A Beautiful Disappointment

By Tom Sietsema
Washington Post Staff Writer
Sunday, August 31, 2008

Hilltoppers at the Goodstone Inn & Estate
36205 Snake Hill Rd., Middleburg

* (out of four stars)
Sound Check: 69 decibels (conversation is easy)


It's possible. Even dull pizza somehow tastes better when it's eaten in view of ruins in Rome, and wine that you might dismiss at home becomes more intoxicating when it's sipped at a sidewalk cafe in Paris. Similarly, the same brand of hot dog you grab from a city street vendor approaches poetry when it's snatched instead from a campfire in the woods.

To get to Hilltoppers, the Wednesday-through-Sunday restaurant at the Goodstone Inn & Estate in Middleburg, you first pass the rolling hills and low stone walls of Virginia's hunt country. There might also be deer sightings interspersed with flashes of grand houses set back from the road.

The supreme treat awaits at the top of a hill. That's where visitors catch sight of a large carriage house painted a soothing shade of green and graced with a small fountain. Together with the golden summer light and the Blue Ridge Mountains in the background, the grounds conspire to seduce you. So does the host, even as she steps outside the entrance to inform you that the windows you're peering into on either side of the fountain are guest rooms. (Sorry!)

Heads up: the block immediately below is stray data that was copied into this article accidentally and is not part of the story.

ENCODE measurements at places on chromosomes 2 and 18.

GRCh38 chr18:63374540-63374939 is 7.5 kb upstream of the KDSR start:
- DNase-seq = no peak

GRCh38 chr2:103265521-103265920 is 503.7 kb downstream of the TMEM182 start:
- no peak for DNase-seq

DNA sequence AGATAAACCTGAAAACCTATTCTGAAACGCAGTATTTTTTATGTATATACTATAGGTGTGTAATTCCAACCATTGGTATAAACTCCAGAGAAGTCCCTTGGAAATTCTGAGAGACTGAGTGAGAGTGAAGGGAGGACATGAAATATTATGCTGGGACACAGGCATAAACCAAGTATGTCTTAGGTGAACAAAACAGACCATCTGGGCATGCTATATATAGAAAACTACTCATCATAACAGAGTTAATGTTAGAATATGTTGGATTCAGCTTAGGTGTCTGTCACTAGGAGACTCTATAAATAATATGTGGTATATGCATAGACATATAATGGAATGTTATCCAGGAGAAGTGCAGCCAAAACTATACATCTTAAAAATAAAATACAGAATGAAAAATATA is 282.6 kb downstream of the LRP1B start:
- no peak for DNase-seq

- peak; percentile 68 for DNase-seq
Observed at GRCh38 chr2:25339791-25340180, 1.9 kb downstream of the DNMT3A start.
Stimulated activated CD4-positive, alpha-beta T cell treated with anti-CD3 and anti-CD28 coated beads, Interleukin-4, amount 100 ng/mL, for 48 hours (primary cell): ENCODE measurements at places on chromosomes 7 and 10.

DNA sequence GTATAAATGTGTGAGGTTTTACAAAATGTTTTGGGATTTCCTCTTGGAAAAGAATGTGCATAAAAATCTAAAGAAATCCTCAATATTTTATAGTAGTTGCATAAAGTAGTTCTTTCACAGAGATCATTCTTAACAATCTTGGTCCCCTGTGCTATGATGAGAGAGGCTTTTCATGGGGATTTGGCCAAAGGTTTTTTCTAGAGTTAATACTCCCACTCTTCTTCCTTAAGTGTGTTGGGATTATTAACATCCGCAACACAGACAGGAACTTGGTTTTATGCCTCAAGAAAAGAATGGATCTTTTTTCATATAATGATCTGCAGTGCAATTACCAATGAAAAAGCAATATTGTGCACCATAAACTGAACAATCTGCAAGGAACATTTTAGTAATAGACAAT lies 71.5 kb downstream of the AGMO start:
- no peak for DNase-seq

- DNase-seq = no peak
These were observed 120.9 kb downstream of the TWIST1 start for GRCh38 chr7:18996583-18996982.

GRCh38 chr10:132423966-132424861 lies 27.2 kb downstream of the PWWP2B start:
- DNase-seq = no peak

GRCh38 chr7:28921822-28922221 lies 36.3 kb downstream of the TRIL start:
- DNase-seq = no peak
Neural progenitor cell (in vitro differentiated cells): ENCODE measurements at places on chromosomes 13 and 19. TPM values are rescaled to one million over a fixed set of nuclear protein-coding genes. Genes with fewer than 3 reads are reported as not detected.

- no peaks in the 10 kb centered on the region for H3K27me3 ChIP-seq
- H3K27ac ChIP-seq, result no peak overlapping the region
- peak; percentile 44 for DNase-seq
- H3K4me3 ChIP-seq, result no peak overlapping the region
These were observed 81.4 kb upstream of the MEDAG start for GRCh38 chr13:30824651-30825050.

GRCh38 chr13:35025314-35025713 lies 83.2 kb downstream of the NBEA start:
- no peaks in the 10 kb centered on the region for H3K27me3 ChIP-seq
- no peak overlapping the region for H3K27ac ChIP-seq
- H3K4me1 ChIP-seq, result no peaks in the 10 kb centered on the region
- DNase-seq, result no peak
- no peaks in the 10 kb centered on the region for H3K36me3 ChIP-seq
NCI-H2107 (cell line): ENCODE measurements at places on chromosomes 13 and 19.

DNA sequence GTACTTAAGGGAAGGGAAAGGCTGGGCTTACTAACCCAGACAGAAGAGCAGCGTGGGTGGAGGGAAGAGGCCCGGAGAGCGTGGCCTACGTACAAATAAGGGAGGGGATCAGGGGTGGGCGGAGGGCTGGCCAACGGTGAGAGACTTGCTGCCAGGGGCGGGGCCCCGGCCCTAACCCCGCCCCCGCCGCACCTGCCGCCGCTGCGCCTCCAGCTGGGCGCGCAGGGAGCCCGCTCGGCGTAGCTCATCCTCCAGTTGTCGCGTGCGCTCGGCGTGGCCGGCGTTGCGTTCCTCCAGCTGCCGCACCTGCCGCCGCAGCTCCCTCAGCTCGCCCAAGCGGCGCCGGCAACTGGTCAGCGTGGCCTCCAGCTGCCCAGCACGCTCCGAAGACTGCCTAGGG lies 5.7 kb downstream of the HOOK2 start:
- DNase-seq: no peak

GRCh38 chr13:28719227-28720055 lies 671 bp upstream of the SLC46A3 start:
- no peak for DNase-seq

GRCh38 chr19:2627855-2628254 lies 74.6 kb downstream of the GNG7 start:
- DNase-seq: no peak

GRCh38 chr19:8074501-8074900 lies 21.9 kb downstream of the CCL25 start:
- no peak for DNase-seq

Would we like a cocktail? We would. Moving into the foyer, friends and I sink into chairs and couches arranged in front of a hearth as a young server shakes and stirs our drinks from a nearby buffet that doubles as a bar. The libations are impressive. A sip of a sidecar reminds me why the blend of brandy, triple sec and lemon juice remains a classic, and my margarita flecked with ice crystals is neither too sweet nor too tart. No one offers us popcorn with truffle shavings, but I still nod when a friend leans over to whisper his initial reaction to the place: "Poor man's Inn at Little Washington."

Like the world-acclaimed inn in Washington, Va., this one sits on some beautiful grounds. Like the inn, Hilltoppers offers a fixed-price menu that is more expensive on weekends: four courses (with four choices per course) for $69 weeknights and Sundays, $10 more on Fridays and Saturdays. It's irritating, however, that, unlike the inn, this restaurant tacks on an 18 percent gratuity, no matter the size of the party.

The Goodstone Inn is 10 years old, but only recently has it been promoted as a dining destination. Previously, meals were limited to breakfast for overnight guests or dinner for special events. That began to change when the food and beverage director, Christopher Carey, assumed kitchen duties in October 2006 and a new general manager, Simon Smith, arrived in May. Carey joined the business in 2005 after cooking at the Ashby Inn in Paris, Va.; Smith hails from Blackberry Farm, a Relais & Chateaux property nestled in the Smoky Mountains of East Tennessee.

Our drinks finished, we're led into the dining room. Palladian windows make rich frames for the outdoors; 13 tables create the kind of intimacy you find more often in Europe than the States. Out comes an amuse bouche, golden beet borscht decorated with salmon caviar and fresh herbs, that continues the theme of indulgence.